A unique attribute of Gaussia luciferase is the presence of a native secretory signal. To examine the secretion of Gaussia luciferase in schistosomes, we transfected a Gaussia RNA reporter into sporocycts and measured levels of luciferase activity in both parasite lysates and the culture media over time. As illustrated in Figure 2E, secretion of Gaussia luciferase increased in a linear fashion up to ~ 9 hr, was relatively stable in the media to ~22 hr, decayed relatively rapidly after 22 hr, and was gone by 30 hrs. Maximal Gaussia luciferase activity was ~ 1/3 greater in sporocyst media than in lysates. The time course of Gaussia secretion in schistosomula was similar to that observed in sporocysts (Figure 2C & D).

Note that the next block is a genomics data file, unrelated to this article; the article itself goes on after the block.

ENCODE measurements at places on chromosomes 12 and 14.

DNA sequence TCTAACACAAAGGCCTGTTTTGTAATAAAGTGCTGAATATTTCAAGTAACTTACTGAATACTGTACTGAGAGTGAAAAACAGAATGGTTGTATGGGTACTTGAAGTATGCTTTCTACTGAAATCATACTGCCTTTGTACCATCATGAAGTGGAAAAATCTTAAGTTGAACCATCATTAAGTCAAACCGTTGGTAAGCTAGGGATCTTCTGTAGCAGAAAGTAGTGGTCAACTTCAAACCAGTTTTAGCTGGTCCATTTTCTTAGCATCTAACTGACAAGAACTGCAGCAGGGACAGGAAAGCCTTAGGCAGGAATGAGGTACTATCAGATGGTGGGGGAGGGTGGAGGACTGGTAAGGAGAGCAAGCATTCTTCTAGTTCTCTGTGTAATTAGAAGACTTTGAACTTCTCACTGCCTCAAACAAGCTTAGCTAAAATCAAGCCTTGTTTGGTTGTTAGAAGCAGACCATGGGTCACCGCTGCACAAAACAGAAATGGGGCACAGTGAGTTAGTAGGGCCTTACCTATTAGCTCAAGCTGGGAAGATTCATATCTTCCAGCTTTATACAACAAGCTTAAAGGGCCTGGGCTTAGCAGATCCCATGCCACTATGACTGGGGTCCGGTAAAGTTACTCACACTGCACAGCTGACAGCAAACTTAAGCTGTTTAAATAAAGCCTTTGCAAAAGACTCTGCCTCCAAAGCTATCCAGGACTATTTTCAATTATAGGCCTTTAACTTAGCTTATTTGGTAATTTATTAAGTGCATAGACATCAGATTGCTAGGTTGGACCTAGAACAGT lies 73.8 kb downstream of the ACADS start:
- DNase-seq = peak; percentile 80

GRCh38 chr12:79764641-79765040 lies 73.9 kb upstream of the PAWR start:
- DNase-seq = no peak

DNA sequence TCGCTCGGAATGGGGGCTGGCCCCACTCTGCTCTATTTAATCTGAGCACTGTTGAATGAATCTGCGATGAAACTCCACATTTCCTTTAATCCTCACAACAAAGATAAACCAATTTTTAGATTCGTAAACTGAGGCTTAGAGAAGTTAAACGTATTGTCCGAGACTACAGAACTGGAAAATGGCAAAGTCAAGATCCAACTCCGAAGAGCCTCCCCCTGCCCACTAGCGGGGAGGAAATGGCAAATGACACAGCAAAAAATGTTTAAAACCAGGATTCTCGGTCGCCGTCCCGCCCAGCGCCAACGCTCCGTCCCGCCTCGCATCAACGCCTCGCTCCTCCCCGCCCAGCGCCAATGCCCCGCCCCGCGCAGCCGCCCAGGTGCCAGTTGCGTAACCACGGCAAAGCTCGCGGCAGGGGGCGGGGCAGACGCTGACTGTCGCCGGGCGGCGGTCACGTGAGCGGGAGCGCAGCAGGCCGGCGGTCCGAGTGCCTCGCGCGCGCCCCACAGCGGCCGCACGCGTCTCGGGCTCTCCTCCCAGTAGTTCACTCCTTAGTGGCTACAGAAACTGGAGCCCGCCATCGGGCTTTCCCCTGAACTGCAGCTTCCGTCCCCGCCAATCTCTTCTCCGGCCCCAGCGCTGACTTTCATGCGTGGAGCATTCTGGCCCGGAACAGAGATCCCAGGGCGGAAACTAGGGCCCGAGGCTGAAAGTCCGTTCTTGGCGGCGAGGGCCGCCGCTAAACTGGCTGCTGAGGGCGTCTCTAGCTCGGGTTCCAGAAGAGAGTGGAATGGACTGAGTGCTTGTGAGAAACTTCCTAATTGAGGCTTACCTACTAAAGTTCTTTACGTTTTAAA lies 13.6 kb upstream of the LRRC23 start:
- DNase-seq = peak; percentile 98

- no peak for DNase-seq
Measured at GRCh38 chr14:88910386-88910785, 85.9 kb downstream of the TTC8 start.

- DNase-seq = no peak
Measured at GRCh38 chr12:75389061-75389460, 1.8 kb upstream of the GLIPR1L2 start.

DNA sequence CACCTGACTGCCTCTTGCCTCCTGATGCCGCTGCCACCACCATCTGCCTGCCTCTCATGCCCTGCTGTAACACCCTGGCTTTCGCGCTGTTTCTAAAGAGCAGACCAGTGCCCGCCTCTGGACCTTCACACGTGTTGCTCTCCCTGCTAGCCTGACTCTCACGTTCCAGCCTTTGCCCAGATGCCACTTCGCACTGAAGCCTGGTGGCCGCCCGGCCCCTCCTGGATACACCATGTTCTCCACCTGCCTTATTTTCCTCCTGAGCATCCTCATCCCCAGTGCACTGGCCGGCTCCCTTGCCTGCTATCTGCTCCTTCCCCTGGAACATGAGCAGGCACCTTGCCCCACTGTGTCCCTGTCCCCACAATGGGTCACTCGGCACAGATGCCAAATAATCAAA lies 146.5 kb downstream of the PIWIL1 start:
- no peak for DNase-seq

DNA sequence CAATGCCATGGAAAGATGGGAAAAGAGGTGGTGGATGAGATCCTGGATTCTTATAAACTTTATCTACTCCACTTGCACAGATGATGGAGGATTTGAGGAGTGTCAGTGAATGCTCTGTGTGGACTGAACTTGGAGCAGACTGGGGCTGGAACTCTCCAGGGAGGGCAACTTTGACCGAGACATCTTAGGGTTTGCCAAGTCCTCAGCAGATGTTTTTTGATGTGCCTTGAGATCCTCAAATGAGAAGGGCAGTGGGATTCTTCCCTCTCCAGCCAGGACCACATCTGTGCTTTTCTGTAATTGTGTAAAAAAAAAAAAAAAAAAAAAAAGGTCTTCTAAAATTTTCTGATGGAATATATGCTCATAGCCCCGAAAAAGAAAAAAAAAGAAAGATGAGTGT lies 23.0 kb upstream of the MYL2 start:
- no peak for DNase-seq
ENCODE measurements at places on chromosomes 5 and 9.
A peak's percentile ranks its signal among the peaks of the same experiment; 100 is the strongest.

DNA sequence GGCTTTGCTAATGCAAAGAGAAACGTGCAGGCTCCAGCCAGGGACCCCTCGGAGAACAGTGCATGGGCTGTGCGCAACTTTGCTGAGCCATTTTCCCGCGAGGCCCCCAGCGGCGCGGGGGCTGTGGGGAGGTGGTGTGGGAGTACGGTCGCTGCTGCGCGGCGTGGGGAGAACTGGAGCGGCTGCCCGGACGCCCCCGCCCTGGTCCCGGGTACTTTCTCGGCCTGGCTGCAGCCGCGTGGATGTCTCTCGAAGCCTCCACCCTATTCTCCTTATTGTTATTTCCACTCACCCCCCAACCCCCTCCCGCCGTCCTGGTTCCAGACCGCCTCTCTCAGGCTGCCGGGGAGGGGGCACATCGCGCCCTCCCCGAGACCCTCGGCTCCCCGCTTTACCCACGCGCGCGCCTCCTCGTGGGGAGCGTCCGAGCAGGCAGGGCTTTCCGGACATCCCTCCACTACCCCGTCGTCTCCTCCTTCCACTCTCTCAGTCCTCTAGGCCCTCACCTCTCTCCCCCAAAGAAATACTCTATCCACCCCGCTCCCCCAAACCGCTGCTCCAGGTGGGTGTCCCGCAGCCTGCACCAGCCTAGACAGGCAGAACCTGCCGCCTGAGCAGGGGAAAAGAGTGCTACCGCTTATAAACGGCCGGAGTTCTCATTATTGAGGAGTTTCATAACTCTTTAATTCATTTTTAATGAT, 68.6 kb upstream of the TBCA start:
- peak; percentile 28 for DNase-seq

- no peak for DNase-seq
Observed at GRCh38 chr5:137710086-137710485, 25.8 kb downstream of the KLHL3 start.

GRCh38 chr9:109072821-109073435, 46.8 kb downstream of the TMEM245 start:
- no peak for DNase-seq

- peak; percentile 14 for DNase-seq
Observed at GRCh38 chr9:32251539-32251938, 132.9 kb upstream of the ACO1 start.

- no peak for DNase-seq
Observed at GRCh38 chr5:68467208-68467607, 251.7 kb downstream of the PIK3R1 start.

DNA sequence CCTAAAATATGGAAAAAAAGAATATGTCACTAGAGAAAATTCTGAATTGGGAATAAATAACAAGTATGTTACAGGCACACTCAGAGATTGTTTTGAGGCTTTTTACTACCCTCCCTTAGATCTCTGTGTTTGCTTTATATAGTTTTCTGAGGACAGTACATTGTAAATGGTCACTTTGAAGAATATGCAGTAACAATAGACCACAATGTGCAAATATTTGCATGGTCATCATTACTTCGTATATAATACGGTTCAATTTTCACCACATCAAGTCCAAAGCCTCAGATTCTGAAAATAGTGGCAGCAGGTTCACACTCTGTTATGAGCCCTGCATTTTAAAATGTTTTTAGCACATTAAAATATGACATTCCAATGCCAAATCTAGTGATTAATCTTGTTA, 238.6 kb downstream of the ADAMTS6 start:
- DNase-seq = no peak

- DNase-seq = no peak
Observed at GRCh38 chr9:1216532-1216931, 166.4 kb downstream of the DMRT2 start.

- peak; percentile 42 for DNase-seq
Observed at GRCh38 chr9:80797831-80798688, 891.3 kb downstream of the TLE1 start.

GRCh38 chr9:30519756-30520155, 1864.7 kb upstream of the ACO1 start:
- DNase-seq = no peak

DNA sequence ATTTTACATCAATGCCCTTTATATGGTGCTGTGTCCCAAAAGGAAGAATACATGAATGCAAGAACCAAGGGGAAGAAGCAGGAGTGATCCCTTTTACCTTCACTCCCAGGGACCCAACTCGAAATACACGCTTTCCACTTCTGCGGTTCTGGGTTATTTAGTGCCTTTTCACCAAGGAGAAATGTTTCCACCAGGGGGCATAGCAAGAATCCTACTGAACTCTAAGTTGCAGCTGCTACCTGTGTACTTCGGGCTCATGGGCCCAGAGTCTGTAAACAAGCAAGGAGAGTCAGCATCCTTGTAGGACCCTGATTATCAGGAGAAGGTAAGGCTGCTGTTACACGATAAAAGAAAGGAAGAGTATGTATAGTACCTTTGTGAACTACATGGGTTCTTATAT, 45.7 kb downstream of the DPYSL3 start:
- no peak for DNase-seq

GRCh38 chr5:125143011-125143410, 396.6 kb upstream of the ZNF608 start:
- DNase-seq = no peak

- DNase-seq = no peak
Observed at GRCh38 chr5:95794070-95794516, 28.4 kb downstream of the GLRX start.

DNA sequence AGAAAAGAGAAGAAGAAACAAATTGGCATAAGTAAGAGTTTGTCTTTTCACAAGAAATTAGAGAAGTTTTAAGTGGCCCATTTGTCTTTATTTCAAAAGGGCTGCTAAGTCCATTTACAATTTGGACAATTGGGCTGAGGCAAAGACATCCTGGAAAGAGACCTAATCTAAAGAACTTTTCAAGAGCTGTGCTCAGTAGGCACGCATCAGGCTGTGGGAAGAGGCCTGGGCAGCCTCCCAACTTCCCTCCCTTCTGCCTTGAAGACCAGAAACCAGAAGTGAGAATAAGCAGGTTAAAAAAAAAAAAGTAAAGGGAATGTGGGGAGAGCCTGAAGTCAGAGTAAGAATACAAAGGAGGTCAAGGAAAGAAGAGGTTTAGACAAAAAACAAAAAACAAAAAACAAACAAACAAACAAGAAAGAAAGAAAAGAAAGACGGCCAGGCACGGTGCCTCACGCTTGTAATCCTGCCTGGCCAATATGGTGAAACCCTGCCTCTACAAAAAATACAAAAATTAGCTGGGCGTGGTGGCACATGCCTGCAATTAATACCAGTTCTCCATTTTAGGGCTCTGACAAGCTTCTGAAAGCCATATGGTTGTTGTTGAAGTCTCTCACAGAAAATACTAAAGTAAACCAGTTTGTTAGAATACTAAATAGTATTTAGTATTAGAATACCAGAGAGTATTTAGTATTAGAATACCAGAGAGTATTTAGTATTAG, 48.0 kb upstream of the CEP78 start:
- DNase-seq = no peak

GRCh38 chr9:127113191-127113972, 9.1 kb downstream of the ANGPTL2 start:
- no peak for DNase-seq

During the course of these studies we also compared levels of luciferase expression using available biolistic or electroporation RNA transfection methods in different schistosome stages (see Table 1). Notably, RNA electroporation of miracidia and adults under a variety of conditions was never successful. Whether this represents the presence of multiple membranes in miracidia that limit efficient transfection or degradation of the RNA at the schistosome surface remains to be determined. In contrast, biolistic introduction of nucleic acids into miracidia and adults is readily achieved (Figure 1A). However, we have not observed significant secretion of Gaussia luciferase following biolistic transfection of RNA into adults (Figure 2F). One possible interpretation of these results is that the prevailing biolistic conditions (1550 psi) might deliver the gold particles carrying the nucleic acid to a depth within the worms that cannot lead to secretion. However, we have observed gold particles in the tegument and GFP expression has been observed in the adult tegument using biolistics and an actin promoter . Thus, it seems more likely that the adult tegumental syncitium might either degrade the Gaussia reporter protein during secretion or its structure limits secretion. Comparison of levels of luciferase expression observed in either sporocysts or schistosomula following RNA transfection using biolistics or electroporation demonstrated that electroporation leads to much higher levels of luciferase activity (Figure 1). Preliminary data suggest that this is also true for DNA transfection and that parameters in Table 1 can also be used for DNA transfection (data not shown). Overall, current methods for delivery and analysis of protein normalized luciferase reporter expression are most efficient in sporocysts and schistosomula. From these data, we suggest that additional development and analysis of vectors and expression elements for DNA transfection might be most readily achieved through electroporation of either sporocysts or schistosomula.